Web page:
Background and study aims A short-type single-balloon enteroscope with a 3.2-mm working channel makes it possible to insert an enteral stent by the through-the-scope technique in patients with malignant afferent loop obstruction. Here, we report five cases of malignant afferent loop obstruction treated with endoscopic enteral stenting. We also propose a new classification for three types of malignant afferent loop obstruction. Type 1: The obstruction site is located distal to the papilla or the bilioenteric anastomosis. Type 2: The obstruction site is located at the papilla or the bilioenteric anastomosis. Type 3: The obstruction site is located between the bilioenteric and pancreaticoenteric anastomosis. The patients with type 1 and 3 were simply treated by inserting an enteral stent endoscopically. The patient with type 2 was treated with an endoscopic enteral stent for malignant afferent loop obstruction and with percutaneous transhepatic biliary stenting for malignant biliary obstruction. Although double stenting for type 2 remains a difficult endoscopic procedure, the endoscopic approach has become the standard approach for malignant afferent loop obstruction.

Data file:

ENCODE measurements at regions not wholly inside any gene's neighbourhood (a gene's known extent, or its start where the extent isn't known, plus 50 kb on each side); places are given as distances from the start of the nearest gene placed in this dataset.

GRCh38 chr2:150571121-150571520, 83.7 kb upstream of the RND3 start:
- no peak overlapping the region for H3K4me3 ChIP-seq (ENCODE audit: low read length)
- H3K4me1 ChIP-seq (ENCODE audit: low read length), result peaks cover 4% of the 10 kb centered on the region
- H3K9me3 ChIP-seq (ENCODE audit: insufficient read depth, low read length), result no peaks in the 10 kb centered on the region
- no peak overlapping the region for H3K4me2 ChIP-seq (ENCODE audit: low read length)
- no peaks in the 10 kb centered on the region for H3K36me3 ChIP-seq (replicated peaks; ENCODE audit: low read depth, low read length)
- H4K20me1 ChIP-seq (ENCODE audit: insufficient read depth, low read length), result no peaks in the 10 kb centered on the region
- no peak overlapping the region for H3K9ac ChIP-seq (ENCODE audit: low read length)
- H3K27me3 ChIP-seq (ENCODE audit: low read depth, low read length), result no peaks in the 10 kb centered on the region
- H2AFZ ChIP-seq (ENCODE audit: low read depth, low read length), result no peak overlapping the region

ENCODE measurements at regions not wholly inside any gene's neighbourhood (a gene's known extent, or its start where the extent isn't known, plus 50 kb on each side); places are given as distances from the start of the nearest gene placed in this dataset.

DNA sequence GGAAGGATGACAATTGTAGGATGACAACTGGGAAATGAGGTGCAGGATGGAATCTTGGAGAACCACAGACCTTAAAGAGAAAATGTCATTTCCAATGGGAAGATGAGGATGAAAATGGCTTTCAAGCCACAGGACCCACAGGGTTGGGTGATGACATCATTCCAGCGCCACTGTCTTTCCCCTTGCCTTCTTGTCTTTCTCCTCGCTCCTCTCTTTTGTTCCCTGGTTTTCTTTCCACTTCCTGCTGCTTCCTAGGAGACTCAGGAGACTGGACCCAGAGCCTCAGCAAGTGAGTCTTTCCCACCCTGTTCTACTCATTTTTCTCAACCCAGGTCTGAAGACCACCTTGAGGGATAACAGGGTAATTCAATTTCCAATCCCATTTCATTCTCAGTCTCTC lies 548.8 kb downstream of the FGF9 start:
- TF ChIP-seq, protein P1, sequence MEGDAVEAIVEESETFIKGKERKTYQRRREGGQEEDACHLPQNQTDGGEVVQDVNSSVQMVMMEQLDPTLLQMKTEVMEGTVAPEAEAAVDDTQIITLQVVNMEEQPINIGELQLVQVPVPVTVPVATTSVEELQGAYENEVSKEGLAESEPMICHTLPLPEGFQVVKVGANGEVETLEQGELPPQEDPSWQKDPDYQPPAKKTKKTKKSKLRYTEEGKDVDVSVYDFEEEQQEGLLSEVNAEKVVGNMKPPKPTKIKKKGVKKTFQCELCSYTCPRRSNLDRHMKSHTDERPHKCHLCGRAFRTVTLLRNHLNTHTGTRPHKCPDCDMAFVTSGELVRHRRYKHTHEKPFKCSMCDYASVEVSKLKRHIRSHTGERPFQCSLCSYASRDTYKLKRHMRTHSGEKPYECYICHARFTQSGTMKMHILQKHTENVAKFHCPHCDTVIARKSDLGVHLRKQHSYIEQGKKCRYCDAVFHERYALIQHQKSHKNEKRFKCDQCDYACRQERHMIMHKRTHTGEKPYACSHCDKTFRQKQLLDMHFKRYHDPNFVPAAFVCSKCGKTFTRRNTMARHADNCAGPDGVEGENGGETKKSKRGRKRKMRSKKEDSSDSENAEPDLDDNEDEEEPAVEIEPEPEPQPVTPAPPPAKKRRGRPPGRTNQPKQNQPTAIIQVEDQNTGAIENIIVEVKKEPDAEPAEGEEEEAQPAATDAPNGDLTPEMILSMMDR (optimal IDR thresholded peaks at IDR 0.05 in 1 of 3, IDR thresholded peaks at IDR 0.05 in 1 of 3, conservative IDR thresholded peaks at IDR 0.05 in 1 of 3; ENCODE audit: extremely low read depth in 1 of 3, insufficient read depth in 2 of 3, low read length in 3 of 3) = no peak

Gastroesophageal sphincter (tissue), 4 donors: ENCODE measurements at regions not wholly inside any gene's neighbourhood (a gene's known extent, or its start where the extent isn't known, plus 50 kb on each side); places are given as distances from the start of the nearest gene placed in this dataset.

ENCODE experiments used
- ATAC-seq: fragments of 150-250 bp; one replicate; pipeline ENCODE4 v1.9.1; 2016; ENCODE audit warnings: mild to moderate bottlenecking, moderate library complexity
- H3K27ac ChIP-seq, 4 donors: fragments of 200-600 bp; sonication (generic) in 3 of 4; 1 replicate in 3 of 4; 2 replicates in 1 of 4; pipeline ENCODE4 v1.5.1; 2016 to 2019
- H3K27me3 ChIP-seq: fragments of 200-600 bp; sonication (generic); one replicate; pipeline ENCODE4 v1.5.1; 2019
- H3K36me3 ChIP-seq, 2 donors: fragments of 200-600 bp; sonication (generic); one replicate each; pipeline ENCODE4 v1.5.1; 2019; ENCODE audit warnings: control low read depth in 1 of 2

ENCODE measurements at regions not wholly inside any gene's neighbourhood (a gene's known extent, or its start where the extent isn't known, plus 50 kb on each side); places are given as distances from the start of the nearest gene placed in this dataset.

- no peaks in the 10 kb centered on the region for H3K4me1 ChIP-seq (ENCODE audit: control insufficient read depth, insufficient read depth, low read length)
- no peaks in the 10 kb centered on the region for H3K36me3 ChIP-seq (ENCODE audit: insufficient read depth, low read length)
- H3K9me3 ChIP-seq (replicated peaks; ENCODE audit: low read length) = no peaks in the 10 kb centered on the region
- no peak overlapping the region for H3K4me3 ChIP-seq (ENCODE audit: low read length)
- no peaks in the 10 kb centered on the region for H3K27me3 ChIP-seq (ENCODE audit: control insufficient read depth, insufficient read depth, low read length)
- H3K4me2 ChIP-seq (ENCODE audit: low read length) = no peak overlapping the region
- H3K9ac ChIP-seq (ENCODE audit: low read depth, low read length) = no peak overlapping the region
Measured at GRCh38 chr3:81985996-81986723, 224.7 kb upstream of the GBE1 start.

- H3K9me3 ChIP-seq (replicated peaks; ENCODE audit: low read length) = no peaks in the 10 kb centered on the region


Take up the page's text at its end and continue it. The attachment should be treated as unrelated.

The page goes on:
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Introduction